Even today, in rare cases, people can be killed because of their Christian faith. But in light of eternity, as long as we are headed for Heaven, even losing our life is not that bad. And dying for Christ’s sake is a high honor.

In Matthew 28:18-20, when Jesus commanded the disciples to take His message to the end of the world, he reassured them (and us) by saying, “And behold, I am with you always, to the end of the age.”

What are some other fears that can hinder us?

Fear of imagined circumstances

“The sluggard says, 'There is a lion outside! I shall be killed in the streets!'” (Proverbs 22:13) Our fears are often much worse than what actually happens. A “sluggard” is a lazy person; so this verse tells us that yielding to imaginary fears can actually be a way to avoid responsibility.

Fear of displeasing people

Galatians 1:10 says, “For am I now seeking the approval of man, or of God? Or am I trying to please man? If I were still trying to please man, I would not be a servant of Christ.”

The bottom line is, when we are fearing people, it’s because we are insecure about ourselves. Strangely enough, insecurity about ourselves stems from pride — being preoccupied with what others think about us.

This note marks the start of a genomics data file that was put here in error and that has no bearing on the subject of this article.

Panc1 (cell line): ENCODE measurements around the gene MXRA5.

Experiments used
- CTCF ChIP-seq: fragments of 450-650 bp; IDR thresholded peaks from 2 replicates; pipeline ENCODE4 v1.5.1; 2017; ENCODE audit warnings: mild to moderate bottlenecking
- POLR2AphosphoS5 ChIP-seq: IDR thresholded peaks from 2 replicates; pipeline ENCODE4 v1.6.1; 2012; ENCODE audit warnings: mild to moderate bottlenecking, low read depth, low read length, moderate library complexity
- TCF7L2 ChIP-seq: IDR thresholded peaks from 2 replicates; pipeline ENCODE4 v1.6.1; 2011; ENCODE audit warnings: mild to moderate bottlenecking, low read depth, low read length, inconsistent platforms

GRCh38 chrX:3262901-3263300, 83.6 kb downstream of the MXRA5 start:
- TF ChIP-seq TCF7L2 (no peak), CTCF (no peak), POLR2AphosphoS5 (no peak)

And yet, our issues usually go unnoticed because most people are too busy thinking about themselves. It’s like a teenager who thinks everyone is staring at a flaw on his face, when actually most people don’t even notice or care about the flaw.

When we truly have confidence in our right standing before the Lord, we won’t give much thought to what people think about us. Passages like this will describe us:

“So we can confidently say, ‘The Lord is my helper; I will not fear; what can man do to me?’” (Hebrews 13:6)

And finally, one of my favorites. Pray this for your friends and ask them to pray that the Holy Spirit would make it true in your life as well: “The righteous are bold as a lion” (Proverbs 28:1b).


Pray this week:

Father, thank You that You are always with me. Thank You, Jesus, that You are Immanuel, God with me. Help me to live in the confidence that comes from knowing that You will never leave me or forsake me. Amen.


How has fear kept you from accomplishing what the Lord wants you to do? 

Alan Zibluk Markethive Founding Member